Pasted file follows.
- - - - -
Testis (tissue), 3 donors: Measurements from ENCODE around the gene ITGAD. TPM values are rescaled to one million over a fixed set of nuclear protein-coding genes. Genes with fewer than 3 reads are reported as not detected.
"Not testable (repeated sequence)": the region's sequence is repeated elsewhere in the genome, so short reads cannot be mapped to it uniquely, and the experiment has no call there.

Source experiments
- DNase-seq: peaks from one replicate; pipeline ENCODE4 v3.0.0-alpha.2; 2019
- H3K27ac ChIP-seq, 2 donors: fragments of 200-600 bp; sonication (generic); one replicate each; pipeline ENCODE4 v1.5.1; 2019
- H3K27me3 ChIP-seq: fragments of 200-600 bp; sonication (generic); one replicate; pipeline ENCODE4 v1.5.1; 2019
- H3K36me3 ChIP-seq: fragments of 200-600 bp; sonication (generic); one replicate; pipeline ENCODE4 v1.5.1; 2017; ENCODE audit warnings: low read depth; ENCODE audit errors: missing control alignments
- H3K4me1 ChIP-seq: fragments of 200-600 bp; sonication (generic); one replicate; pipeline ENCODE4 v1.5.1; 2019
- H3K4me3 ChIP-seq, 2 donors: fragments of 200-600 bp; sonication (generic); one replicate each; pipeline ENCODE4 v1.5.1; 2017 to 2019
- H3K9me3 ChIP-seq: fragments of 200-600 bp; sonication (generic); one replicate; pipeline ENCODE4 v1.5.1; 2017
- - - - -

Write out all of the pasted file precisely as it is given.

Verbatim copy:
Testis (tissue), 3 donors: Measurements from ENCODE around the gene ITGAD. TPM values are rescaled to one million over a fixed set of nuclear protein-coding genes. Genes with fewer than 3 reads are reported as not detected.
"Not testable (repeated sequence)": the region's sequence is repeated elsewhere in the genome, so short reads cannot be mapped to it uniquely, and the experiment has no call there.

Source experiments
- DNase-seq: peaks from one replicate; pipeline ENCODE4 v3.0.0-alpha.2; 2019
- H3K27ac ChIP-seq, 2 donors: fragments of 200-600 bp; sonication (generic); one replicate each; pipeline ENCODE4 v1.5.1; 2019
- H3K27me3 ChIP-seq: fragments of 200-600 bp; sonication (generic); one replicate; pipeline ENCODE4 v1.5.1; 2019
- H3K36me3 ChIP-seq: fragments of 200-600 bp; sonication (generic); one replicate; pipeline ENCODE4 v1.5.1; 2017; ENCODE audit warnings: low read depth; ENCODE audit errors: missing control alignments
- H3K4me1 ChIP-seq: fragments of 200-600 bp; sonication (generic); one replicate; pipeline ENCODE4 v1.5.1; 2019
- H3K4me3 ChIP-seq, 2 donors: fragments of 200-600 bp; sonication (generic); one replicate each; pipeline ENCODE4 v1.5.1; 2017 to 2019
- H3K9me3 ChIP-seq: fragments of 200-600 bp; sonication (generic); one replicate; pipeline ENCODE4 v1.5.1; 2017